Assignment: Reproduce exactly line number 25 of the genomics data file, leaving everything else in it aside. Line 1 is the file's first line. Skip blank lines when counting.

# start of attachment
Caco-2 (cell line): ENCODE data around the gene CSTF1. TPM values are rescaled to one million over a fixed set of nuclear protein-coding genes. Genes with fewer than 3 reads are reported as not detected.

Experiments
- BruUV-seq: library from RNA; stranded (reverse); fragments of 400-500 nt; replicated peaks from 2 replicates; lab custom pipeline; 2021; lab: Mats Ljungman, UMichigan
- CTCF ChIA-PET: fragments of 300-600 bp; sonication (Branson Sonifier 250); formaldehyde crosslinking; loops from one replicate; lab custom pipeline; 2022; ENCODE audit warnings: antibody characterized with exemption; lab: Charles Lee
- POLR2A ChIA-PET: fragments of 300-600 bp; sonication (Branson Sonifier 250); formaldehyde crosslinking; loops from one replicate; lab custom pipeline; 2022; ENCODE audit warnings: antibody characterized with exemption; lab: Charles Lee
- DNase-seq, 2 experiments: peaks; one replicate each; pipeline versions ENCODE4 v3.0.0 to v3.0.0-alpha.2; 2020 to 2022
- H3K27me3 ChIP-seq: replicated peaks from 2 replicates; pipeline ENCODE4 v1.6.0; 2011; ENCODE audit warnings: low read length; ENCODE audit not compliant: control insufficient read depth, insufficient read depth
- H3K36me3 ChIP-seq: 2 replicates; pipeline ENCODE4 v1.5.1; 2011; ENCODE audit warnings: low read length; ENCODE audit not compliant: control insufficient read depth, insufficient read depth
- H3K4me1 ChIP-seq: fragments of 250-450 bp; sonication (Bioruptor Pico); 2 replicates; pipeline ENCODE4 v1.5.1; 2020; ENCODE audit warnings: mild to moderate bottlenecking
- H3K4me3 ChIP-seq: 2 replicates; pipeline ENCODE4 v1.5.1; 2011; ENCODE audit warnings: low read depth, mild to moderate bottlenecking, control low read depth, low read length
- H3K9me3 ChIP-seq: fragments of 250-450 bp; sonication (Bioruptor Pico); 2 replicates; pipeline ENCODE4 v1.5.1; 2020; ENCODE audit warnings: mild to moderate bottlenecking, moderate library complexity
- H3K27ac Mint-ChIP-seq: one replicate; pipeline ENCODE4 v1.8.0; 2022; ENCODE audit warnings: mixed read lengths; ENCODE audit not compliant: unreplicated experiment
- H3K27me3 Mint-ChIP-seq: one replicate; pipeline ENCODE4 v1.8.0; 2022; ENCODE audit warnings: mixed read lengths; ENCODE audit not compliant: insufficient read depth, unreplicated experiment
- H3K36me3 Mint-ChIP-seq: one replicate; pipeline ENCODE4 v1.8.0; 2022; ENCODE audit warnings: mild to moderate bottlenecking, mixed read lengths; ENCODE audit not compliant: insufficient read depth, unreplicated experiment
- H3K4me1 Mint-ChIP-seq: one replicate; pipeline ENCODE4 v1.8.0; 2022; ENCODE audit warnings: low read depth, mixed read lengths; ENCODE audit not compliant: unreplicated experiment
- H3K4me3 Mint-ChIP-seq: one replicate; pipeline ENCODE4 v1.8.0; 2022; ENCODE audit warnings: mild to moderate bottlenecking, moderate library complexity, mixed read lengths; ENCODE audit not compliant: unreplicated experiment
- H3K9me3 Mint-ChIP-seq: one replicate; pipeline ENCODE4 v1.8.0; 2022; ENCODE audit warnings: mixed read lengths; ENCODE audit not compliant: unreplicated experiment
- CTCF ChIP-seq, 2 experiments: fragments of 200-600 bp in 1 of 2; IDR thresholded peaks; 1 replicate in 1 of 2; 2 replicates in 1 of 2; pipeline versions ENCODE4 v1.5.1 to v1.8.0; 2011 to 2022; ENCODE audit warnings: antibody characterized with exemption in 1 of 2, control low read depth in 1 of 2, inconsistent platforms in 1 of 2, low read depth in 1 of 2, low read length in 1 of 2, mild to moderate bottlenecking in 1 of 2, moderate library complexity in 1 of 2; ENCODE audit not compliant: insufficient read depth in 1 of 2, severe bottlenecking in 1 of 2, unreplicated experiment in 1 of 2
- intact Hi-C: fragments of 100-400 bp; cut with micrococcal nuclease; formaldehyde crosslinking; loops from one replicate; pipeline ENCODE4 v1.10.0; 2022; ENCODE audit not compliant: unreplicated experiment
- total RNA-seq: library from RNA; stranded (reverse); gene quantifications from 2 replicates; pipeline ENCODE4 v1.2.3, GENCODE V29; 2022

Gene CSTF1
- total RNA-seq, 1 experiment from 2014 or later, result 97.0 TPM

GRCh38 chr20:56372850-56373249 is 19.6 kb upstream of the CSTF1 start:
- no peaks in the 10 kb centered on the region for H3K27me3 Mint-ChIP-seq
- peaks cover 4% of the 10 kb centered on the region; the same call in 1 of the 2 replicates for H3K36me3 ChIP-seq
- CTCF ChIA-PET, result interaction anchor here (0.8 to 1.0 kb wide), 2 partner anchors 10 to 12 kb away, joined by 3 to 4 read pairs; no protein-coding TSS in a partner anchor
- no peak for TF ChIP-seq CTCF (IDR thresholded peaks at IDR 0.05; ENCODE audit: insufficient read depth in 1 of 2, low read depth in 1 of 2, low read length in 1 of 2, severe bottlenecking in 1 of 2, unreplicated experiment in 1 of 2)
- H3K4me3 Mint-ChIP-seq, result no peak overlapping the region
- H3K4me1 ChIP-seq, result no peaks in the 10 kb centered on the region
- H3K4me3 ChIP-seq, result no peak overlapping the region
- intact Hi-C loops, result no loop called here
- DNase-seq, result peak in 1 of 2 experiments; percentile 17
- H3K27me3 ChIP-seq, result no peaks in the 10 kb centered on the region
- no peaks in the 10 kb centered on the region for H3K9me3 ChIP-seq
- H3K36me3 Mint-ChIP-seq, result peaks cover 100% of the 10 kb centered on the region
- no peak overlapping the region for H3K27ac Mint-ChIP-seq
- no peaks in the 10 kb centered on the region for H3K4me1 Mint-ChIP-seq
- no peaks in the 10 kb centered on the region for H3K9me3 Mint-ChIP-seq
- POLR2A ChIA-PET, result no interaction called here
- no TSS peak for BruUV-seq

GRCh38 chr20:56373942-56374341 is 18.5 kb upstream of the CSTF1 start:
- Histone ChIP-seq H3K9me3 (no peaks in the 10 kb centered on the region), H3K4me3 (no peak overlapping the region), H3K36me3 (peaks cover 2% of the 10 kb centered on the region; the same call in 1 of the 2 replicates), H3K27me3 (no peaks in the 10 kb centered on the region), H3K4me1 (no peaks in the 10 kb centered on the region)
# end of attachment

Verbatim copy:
- peaks cover 4% of the 10 kb centered on the region; the same call in 1 of the 2 replicates for H3K36me3 ChIP-seq